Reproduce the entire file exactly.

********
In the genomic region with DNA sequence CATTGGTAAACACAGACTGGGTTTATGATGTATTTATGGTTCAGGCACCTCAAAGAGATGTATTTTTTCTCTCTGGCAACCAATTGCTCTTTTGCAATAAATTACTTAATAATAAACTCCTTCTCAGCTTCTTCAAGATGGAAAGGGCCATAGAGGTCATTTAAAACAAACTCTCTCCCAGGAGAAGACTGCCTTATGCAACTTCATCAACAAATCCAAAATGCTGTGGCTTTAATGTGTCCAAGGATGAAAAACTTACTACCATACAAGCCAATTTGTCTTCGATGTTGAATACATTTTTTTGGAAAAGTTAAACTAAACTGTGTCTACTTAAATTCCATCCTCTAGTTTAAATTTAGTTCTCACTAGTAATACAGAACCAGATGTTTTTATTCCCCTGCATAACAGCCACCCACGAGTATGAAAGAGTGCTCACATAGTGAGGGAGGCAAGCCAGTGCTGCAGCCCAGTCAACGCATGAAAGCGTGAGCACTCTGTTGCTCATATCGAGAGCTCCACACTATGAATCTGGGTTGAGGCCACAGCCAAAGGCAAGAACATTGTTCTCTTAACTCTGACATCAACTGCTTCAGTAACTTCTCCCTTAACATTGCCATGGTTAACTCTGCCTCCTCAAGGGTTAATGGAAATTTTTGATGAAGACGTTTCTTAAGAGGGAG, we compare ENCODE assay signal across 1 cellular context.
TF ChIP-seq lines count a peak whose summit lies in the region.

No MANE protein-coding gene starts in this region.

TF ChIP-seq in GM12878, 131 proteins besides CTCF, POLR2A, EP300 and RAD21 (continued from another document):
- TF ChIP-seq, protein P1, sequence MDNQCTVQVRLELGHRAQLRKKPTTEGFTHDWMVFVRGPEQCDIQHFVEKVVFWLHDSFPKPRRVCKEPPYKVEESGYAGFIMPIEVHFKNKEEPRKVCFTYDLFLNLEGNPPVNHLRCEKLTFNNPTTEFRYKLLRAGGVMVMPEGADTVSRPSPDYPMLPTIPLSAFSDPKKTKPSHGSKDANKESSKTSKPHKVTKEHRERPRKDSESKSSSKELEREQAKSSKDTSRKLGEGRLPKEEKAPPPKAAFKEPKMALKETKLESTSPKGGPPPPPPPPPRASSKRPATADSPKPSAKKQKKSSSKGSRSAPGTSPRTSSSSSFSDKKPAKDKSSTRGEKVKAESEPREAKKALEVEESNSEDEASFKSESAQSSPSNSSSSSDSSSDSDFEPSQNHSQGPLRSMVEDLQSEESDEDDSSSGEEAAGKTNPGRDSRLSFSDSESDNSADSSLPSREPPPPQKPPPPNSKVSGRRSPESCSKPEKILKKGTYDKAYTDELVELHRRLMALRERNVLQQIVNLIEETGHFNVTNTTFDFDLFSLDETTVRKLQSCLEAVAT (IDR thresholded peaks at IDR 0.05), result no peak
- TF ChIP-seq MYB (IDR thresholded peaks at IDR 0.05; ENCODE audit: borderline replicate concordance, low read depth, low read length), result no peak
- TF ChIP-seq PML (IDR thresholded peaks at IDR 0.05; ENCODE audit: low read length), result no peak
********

In the genomic region with DNA sequence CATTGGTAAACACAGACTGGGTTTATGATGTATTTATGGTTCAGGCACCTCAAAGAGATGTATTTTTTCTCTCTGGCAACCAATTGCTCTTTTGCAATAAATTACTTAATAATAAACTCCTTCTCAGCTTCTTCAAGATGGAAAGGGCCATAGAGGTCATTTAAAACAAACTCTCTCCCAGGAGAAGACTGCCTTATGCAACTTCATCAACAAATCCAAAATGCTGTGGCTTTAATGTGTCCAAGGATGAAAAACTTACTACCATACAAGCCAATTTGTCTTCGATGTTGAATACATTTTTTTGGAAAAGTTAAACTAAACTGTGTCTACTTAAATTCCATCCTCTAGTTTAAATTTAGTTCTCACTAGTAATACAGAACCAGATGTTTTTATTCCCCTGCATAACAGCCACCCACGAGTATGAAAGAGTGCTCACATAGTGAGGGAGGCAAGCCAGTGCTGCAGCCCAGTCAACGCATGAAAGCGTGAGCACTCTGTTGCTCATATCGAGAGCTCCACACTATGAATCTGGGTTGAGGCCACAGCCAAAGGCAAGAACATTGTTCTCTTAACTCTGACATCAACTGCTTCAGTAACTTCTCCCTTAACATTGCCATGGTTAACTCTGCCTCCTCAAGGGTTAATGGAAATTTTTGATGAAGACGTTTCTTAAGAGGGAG, we compare ENCODE assay signal across 1 cellular context.
TF ChIP-seq lines count a peak whose summit lies in the region.

No MANE protein-coding gene starts in this region.

TF ChIP-seq in GM12878, 131 proteins besides CTCF, POLR2A, EP300 and RAD21 (continued from another document):
- TF ChIP-seq, protein P1, sequence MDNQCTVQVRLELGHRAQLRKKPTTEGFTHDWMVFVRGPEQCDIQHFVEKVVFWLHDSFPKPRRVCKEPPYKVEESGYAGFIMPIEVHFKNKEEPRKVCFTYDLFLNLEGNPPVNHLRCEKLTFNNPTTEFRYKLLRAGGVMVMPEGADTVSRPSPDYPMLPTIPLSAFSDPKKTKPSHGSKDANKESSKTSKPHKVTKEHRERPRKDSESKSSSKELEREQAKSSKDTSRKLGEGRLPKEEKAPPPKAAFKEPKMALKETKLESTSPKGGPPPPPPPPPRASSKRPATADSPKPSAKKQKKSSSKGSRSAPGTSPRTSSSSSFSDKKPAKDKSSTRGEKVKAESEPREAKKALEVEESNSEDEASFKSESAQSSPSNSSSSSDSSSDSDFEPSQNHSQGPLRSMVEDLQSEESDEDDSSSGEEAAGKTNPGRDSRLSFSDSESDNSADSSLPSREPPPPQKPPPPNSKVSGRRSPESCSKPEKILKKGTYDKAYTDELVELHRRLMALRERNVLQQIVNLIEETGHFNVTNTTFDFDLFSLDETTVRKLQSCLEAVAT (IDR thresholded peaks at IDR 0.05), result no peak
- TF ChIP-seq MYB (IDR thresholded peaks at IDR 0.05; ENCODE audit: borderline replicate concordance, low read depth, low read length), result no peak
- TF ChIP-seq PML (IDR thresholded peaks at IDR 0.05; ENCODE audit: low read length), result no peak